An anti-corruption advocacy group, Socio-Economic Rights and Accountability Project, has opposed the bill for the creation of an agency for repentant Boko Haram members, which also provides sending them abroad for education.
The bill is currently at the Senate.
In an open letter on Sunday by its Deputy Director, Kolawole Oludare, SERAP called upon the President of the Senate, Ahmad Lawan, not to allow the bill to sail through.
SERAP said the bill proposing foreign education for repentant terrorists should be replaced with one that would ensure reparation for the victims of Boko Haram terrorists.
The group contended that the bill “erodes justice and makes a mockery of the suffering of victims, and the unspeakable human tragedy, humanitarian crisis and appalling atrocities committed by the Boko Haram terrorist group.”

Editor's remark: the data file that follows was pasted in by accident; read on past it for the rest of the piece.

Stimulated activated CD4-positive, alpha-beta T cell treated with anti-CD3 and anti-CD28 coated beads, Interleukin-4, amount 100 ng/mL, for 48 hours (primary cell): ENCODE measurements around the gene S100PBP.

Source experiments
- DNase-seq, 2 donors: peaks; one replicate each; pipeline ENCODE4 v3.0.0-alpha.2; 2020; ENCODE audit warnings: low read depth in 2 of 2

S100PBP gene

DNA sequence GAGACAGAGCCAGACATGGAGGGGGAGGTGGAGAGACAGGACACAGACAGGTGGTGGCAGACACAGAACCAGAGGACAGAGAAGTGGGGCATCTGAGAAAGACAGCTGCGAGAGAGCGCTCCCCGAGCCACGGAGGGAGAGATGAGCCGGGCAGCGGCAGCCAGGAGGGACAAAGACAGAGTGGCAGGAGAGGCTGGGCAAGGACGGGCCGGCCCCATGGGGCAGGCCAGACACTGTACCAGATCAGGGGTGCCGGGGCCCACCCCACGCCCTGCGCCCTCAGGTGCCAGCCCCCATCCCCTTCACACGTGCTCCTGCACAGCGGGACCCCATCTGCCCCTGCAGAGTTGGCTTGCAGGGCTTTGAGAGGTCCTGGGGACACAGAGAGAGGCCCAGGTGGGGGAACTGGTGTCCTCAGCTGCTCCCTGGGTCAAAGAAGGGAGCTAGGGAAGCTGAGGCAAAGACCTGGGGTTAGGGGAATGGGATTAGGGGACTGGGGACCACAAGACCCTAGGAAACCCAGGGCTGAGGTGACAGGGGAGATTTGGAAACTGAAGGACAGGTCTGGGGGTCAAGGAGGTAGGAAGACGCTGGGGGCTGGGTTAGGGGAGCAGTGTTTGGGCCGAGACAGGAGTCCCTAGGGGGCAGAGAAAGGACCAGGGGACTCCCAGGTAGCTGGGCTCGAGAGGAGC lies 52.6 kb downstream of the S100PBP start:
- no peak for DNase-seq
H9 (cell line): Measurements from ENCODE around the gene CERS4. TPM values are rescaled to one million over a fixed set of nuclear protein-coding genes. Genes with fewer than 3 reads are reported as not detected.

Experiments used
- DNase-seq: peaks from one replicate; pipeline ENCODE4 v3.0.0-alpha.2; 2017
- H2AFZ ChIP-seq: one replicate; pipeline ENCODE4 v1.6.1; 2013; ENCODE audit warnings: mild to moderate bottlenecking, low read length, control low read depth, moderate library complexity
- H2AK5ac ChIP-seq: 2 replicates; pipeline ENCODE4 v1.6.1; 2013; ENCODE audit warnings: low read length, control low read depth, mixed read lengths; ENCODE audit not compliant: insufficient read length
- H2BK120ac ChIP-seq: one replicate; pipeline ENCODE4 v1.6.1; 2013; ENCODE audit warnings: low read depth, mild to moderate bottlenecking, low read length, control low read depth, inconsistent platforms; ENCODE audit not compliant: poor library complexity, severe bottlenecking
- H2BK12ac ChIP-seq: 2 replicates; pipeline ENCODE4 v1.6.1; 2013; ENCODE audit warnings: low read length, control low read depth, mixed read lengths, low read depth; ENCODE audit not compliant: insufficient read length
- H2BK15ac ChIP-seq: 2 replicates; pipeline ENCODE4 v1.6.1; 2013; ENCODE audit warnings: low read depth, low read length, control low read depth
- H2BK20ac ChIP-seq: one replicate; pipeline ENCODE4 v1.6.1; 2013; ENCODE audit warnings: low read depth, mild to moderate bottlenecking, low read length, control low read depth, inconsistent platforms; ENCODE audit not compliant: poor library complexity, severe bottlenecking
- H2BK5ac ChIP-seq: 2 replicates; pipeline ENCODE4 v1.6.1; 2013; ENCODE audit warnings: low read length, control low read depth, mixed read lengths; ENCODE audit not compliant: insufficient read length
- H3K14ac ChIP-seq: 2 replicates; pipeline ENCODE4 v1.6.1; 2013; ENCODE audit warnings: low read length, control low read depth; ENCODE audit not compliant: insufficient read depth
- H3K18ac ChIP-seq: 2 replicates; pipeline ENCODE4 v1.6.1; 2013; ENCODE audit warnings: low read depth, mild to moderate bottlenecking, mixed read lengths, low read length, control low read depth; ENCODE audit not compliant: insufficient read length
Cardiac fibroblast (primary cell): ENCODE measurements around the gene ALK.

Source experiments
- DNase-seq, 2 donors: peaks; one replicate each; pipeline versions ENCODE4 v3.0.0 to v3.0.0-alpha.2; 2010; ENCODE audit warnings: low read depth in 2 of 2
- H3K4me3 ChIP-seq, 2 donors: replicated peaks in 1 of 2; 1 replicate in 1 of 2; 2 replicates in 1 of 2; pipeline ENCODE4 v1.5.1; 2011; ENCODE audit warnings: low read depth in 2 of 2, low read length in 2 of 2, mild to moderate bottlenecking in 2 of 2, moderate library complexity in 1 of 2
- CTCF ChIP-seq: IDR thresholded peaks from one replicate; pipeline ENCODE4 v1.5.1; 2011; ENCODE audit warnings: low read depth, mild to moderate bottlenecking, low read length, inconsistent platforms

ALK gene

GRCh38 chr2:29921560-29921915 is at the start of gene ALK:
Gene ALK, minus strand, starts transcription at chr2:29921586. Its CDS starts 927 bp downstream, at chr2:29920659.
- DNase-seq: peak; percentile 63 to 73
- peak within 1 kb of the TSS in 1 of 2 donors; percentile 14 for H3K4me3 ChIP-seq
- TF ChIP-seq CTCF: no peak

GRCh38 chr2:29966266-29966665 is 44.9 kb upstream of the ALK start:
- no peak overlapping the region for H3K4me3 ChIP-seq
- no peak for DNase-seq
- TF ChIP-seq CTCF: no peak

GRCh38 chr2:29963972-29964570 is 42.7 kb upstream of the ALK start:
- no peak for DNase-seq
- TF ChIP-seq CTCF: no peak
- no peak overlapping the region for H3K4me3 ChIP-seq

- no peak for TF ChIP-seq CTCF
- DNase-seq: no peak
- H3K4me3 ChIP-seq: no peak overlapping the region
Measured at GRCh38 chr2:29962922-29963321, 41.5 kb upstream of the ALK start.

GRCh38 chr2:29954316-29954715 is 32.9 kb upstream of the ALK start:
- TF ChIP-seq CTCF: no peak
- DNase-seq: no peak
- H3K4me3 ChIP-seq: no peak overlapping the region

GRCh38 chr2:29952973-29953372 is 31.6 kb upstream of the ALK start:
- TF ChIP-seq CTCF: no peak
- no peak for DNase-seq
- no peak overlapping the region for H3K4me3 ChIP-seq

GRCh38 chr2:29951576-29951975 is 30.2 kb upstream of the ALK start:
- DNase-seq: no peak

SERAP said, “By calling Boko Haram members ‘ex-agitators, the bill mocks the victims of appalling atrocities committed by the terrorist group, and is a blatant affront to victims’ dignity. Repentant Boko Haram terrorists are not ex-agitators; they are terrorists under the Nigerian and international laws.
“Should the Senate go ahead to pass the bill, and should the bill be supported by the House of Representatives and assented to by President Muhammadu Buhari, the Registered Trustees of SERAP shall take all appropriate legal actions nationally and internationally to challenge the legality of any such law and ensure that it is never implemented.
“Prioritising the education of Boko Haram members over the rights of Nigerian children to quality education is discriminatory as it violates Nigerian constitutional provisions, international and regional human rights obligations, and will undermine national development.”